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(aka "Tammy and the T-Rex" or "Tanny and the Teenage T-Rex" or "Tanny of the Teenage T-Rex" or "Teenage T-Rex")


Directed by Stewart Raffill
USA 1994


Tammy is a popular high school cheerleader whose new boyfriend, Michael, might be the love of her life. But Tammy’s jealous ex, Billy, won’t stand for anyone coming between him and ‘his’ girl, so he and his friends kidnap Michael, leaving him to be mauled by a lion in a local wildlife reserve. Comatose and at death’s door, Michael’s body is stolen from the hospital by mad scientist Dr. Wachenstein, who extracts his brain and implants it into a giant robotic T-Rex. Horrified by his predicament and new dinosaur body, he escapes from the doctor’s lab and begins brutally killing his former bullies. Meanwhile Tammy and her best friend Byron start searching for a suitable human corpse in which to re-transplant Michael's brain...

A jaw-dropping assault on good taste from the whacked out mind of cult filmmaker Stewart Raffill (The Ice Pirates; Mac & Me), TAMMY AND THE T-REX features Denise Richards (Wild Things) in her first starring role, alongside Paul Walker (The Fast & the Furious), Terry Kiser (Weekend at Bernie’s), George “Buck” Flower (They Live), and John F. Goff (Drive-In Massacre). Primarily seen in its heavily censored PG-13 version, Vinegar Syndrome brings TAMMY AND THE T-REX to 4k Ultra HD and Blu-ray fully uncut for the first time on home video, with all of its gross-out gags and gratuitous decapitations, gut-rippings, and head-smashings, courtesy of special effects wizard John Carl Buechler (Mausoleum), completely intact.


After finessing a large animatronic T-Rex for a brief two week period, Stewart Raffill, the madman behind Mac & Me, scribed a bizarre E.T. meets the Beverly Hills 90210 comedy – about a cheerleader (Denise Richards) whose dead boyfriend’s brain is placed into a robotic dinosaur by a scheming scientist. That succinct plot description might sound demented enough, but what was actually shocking (especially in 1994), was the amount of gore that was infused alongside its myriad of gay panic jokes and Zucker Brothers‘ rapid-fire gags. The film was promptly censored, cut to pieces and dumped on VHS, another forgotten gem deserted in the vast library of tape-only titles.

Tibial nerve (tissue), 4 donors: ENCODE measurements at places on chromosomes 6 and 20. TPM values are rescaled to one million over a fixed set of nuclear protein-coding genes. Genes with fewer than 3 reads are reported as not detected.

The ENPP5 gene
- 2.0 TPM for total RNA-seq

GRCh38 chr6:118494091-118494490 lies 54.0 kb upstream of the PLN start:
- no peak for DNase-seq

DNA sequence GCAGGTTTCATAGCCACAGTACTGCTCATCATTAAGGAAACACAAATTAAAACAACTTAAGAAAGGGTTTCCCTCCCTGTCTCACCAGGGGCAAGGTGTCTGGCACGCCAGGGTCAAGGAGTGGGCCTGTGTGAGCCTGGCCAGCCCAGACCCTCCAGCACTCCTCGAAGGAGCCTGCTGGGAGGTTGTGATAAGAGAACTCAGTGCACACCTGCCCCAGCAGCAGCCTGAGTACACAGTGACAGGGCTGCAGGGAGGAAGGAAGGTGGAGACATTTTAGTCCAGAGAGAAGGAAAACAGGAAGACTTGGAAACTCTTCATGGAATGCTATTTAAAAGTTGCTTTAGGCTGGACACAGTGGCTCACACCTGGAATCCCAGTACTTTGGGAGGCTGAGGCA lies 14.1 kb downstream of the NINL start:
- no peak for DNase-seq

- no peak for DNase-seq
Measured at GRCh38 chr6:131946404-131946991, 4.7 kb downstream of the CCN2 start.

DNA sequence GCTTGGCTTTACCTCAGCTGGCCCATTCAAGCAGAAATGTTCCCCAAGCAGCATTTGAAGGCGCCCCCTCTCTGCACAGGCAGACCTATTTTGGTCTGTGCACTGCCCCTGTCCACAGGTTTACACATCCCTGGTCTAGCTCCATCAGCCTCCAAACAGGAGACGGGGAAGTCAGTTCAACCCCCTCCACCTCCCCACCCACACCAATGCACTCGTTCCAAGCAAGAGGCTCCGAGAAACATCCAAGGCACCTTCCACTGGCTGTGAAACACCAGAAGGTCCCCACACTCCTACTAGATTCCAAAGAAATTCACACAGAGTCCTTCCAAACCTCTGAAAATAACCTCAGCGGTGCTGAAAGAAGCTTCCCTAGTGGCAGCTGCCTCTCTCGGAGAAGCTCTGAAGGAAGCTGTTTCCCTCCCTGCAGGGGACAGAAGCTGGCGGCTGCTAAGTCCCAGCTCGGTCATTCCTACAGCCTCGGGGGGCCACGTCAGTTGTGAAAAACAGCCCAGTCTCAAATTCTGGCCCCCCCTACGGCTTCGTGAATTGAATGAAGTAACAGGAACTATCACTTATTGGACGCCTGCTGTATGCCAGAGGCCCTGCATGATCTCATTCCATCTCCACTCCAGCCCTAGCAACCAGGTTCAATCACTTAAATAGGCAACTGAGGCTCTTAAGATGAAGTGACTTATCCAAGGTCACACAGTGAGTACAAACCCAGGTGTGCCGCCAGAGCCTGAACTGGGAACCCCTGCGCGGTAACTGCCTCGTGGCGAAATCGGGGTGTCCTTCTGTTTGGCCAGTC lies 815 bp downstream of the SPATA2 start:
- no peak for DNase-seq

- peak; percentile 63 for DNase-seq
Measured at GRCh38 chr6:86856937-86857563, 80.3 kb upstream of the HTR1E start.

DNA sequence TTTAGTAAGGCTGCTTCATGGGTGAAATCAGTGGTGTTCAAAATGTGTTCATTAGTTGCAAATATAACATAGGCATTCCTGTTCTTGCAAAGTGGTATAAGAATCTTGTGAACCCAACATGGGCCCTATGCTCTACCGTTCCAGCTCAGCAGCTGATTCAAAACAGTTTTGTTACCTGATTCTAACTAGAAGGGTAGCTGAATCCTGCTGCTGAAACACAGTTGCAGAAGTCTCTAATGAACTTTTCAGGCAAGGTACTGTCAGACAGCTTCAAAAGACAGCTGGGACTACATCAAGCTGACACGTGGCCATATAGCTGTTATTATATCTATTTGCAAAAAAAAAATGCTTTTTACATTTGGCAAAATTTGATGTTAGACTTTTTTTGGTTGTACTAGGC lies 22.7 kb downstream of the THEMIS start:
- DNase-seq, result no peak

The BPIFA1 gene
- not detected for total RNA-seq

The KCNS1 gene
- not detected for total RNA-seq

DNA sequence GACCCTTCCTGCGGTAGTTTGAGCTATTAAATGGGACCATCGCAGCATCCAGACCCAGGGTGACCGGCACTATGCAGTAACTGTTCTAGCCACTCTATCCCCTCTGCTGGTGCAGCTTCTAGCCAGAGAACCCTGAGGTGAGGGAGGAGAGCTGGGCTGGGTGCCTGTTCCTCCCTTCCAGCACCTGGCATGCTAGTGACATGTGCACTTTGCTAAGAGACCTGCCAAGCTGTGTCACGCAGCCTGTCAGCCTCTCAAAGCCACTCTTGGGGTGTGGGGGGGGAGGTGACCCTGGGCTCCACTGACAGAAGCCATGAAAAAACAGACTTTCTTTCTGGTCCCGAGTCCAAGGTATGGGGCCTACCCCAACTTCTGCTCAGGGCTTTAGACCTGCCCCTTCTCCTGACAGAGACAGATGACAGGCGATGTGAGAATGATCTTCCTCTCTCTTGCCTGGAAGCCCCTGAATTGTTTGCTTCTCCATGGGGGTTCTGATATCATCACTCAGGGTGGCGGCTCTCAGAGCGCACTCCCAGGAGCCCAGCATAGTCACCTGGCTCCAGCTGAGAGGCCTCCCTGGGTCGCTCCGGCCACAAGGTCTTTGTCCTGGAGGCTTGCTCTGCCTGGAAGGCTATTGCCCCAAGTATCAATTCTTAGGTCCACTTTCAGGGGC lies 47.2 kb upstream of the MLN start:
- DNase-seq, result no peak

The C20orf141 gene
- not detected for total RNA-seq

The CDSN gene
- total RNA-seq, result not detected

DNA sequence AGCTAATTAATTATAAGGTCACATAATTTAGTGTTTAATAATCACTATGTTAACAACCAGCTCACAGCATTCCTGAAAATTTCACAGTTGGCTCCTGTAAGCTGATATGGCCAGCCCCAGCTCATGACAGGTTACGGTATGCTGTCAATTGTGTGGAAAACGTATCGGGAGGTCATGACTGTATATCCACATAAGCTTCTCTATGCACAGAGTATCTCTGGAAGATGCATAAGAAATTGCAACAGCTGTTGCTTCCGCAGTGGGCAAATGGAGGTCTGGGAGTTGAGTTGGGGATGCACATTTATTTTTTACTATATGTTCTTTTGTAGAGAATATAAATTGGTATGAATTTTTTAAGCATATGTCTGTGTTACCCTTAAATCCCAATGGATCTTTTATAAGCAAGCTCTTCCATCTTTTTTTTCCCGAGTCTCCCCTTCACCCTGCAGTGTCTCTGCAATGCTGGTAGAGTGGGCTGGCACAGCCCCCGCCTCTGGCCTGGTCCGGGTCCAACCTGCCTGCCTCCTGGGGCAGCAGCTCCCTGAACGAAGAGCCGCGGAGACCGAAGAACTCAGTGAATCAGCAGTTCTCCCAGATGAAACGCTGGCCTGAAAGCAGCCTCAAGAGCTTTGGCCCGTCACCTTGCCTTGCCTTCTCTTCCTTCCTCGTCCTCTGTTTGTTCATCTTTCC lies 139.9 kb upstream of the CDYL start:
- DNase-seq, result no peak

Excerpt from FilmInquiryN located HERE


Theatrical Release: December 21st, 1994 (video premiere)

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Review: Vinegar Syndrome - Region FREE - 4K UHD

Box Cover

CLICK to order from:

Also coming to Blu-ray on the same date:

Distribution Vinegar Syndrome - Region FREE - 4K UHD
Runtime 1:30:42.728        

1.85:1 1080P Dual-layered Blu-ray

Disc Size: 44,083,246,352 bytes

Feature: 27,410,453,184 bytes

Video Bitrate: 34.86 Mbps

Codec: MPEG-4 AVC Video

1.85:1 2060P 4K Ultra HD
Disc Size: 62,151,763,254 bytes
Feature: 61,126,120,704 bytes
Video Bitrate: 82.77 Mbps
HEVC Video

NOTE: The Vertical axis represents the bits transferred per second. The Horizontal is the time in minutes.

Bitrate Blu-ray:

Bitrate 4K UHD:


DTS-HD Master Audio English 2656 kbps 2.0 / 96 kHz / 2656 kbps / 24-bit (DTS Core: 2.0 / 48 kHz / 1509 kbps / 24-bit)

Dolby Digital Audio English 192 kbps 2.0 / 48 kHz / 192 kbps

Subtitles English (SDH), None
Features Release Information:
Vinegar Syndrome


1.85:1 2060P 4K Ultra HD
Disc Size: 62,151,763,254 bytes
Feature: 61,126,120,704 bytes
Video Bitrate: 82.77 Mbps
HEVC Video


Edition Details:

4K Ultra HD

• Audio commentary with director Stewart Raffill and producer Diane Kirman



• Audio commentary with director Stewart Raffill and producer Diane Kirman